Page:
3. Share in earnings
      1. Earnings are allocated to members based on the amount of business each member did with the cooperative.
      2. Member allocation, called a patronage refund, is cash and a share in equity in the cooperative. 
      3. Tax benefits as both cash and refunds can be deducted from taxable income
    4. Political action
      1. Allows members or organize for effective political action
      2. Members can meet with legislators and have more influence because they are speaking on behalf of an entire group
    5. Local economy enhanced and protected
      1. Generate jobs and salaries for local residents.
      2. Cooperatives pay taxes that help schools, hospitals, and other public services.
      3. No one person can negatively impact because it is owned by many.
  3. Bring the students back together and take the flip chart pages, one at a time, to the front of the room. Read each question aloud. If another student can explain the answer allow for that. If not, the teacher can provide an explanation to the question.
  4. To wrap up, ask the students to write a paragraph answering the following questions: Would you like to be a member of a cooperative? Why or why not? What type of cooperative might you become a member of? 

Did you know? (Ag facts)

  • There are more than 3,000 U.S. agricultural cooperatives.
  • There are more than 47,000 cooperatives in the U.S. that directly serve 100 million people.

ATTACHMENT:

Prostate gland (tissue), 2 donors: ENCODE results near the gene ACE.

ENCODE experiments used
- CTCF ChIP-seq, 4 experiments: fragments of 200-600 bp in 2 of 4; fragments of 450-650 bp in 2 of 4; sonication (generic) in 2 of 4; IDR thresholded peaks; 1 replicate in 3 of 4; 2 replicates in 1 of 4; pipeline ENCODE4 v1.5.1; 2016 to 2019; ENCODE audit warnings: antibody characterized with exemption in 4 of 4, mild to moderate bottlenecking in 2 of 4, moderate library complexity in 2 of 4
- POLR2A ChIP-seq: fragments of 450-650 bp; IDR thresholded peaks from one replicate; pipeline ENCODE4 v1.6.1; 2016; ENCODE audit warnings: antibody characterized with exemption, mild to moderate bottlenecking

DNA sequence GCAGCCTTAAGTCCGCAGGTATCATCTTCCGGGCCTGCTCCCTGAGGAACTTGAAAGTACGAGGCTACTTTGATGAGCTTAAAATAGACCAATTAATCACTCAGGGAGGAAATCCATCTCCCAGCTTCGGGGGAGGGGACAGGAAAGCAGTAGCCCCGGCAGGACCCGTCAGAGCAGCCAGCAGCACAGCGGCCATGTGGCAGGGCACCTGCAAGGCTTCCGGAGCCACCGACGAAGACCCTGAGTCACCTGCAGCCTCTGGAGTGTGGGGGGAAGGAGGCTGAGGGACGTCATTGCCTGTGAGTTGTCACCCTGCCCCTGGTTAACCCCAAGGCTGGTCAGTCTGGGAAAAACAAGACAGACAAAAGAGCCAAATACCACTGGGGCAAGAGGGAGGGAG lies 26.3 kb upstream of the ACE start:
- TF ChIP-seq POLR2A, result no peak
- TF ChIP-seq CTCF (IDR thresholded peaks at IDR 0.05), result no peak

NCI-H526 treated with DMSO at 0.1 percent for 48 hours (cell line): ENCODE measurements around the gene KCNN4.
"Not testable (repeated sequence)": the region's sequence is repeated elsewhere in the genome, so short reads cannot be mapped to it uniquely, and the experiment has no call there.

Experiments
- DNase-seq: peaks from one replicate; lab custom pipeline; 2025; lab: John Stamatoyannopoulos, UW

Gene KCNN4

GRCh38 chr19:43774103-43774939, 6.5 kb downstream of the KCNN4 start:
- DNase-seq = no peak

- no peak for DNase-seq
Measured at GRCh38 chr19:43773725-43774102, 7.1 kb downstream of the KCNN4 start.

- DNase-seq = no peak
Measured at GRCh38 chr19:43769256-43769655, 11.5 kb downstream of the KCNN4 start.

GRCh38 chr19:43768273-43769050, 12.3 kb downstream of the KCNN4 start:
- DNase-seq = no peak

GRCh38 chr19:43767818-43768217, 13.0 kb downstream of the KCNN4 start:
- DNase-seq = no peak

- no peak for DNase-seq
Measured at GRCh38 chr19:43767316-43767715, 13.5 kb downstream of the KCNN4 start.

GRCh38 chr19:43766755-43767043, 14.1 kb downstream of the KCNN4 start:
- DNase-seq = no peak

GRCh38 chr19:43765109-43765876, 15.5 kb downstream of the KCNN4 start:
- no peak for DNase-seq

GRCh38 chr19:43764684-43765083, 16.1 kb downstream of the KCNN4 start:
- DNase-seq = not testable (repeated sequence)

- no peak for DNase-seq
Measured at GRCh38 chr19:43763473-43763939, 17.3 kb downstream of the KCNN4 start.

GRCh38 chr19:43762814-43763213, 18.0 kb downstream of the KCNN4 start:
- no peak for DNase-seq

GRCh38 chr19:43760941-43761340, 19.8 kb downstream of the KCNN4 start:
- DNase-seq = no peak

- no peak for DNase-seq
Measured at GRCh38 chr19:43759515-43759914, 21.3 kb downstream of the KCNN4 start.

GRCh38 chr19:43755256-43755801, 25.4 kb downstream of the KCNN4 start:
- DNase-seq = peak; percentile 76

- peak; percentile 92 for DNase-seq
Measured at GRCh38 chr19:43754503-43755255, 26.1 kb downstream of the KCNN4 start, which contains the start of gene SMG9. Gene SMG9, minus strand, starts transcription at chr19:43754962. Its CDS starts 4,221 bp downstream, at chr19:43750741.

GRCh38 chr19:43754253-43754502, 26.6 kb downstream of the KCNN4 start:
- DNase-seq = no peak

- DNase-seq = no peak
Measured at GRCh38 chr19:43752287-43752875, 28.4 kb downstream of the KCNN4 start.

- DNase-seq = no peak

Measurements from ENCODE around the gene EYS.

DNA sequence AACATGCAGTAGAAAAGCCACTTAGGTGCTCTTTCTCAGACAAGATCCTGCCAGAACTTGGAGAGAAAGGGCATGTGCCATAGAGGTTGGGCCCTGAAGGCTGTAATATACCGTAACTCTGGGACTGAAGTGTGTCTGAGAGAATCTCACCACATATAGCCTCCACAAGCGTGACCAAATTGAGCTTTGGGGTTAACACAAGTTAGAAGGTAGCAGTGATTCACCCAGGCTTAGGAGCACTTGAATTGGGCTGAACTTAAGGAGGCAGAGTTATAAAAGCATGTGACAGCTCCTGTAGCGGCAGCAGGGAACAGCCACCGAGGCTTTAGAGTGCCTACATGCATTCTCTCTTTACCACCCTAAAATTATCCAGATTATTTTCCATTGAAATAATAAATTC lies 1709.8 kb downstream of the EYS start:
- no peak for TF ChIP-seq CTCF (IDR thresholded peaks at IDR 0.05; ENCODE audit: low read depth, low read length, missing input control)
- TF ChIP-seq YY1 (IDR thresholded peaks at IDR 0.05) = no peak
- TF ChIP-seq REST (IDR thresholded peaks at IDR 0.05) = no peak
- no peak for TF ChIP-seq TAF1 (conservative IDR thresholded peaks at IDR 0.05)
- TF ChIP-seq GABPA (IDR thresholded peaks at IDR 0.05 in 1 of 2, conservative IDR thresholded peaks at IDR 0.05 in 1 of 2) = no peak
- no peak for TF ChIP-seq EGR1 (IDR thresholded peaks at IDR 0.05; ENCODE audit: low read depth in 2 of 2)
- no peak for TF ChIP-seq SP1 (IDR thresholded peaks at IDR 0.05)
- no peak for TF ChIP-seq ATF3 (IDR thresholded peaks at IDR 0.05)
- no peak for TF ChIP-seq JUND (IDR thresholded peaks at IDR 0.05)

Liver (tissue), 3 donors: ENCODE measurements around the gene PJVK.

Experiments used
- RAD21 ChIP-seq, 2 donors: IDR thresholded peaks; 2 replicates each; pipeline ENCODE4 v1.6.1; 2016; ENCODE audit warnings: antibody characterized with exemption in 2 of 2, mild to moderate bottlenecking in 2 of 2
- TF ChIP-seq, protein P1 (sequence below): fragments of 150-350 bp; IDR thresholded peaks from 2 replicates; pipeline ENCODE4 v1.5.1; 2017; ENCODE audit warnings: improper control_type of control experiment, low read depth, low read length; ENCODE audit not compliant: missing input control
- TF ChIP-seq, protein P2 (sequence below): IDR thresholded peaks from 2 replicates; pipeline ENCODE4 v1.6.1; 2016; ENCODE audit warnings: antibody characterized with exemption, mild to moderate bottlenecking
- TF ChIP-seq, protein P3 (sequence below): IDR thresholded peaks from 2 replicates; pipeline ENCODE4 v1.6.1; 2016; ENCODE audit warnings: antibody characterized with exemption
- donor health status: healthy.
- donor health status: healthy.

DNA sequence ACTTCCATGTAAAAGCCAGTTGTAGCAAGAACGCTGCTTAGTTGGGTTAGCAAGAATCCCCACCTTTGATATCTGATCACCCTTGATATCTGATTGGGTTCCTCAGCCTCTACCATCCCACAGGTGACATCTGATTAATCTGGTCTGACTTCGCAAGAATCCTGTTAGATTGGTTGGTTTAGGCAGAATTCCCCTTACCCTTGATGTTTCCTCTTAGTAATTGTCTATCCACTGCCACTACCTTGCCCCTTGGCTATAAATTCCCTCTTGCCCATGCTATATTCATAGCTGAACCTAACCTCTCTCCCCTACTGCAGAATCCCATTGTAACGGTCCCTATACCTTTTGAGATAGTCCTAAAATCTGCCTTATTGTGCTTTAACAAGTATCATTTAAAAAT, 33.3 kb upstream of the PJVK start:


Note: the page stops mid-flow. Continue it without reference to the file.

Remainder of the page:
Extension Activities 

Suggested Companion Resources 

Sources/Credits

Author(s) 

Will Fett

Organization Affiliation 

Iowa Agriculture Literacy Foundation

Agriculture Literacy Outcomes

  • T4.6-8.a. Compare and contrast historical and current food processing and systems
  • T4.6-8.e. Explain how and why agricultural innovation influenced modern economic systems  
  • T4.6-8.d. Discuss how technology has changed over time to help farmers/ranchers provide more food to more people
  • T4.6-8.h. Identify specific technologies that have reduced labor in agriculture 
  • T5.6-8.a. Consider the economic value of agriculture in America 
  • T5.6-8.b. Distinguish between careers in production (farmers and ranchers) with those that directly involve consumers (business and nutrition)
  • T5.6-8.c. Explain how agricultural production and trade led to the development of industrialized societies 
  • T5.6-8.h. Identify farm ownership in relation to processor ownership (e.g., cooperatives, corporations, vertical integration)

Iowa Core Standards

  • Social Studies 
    • SS.8.16. Analyze the role of innovation and entrepreneurship in institutions throughout early American history in a market economy.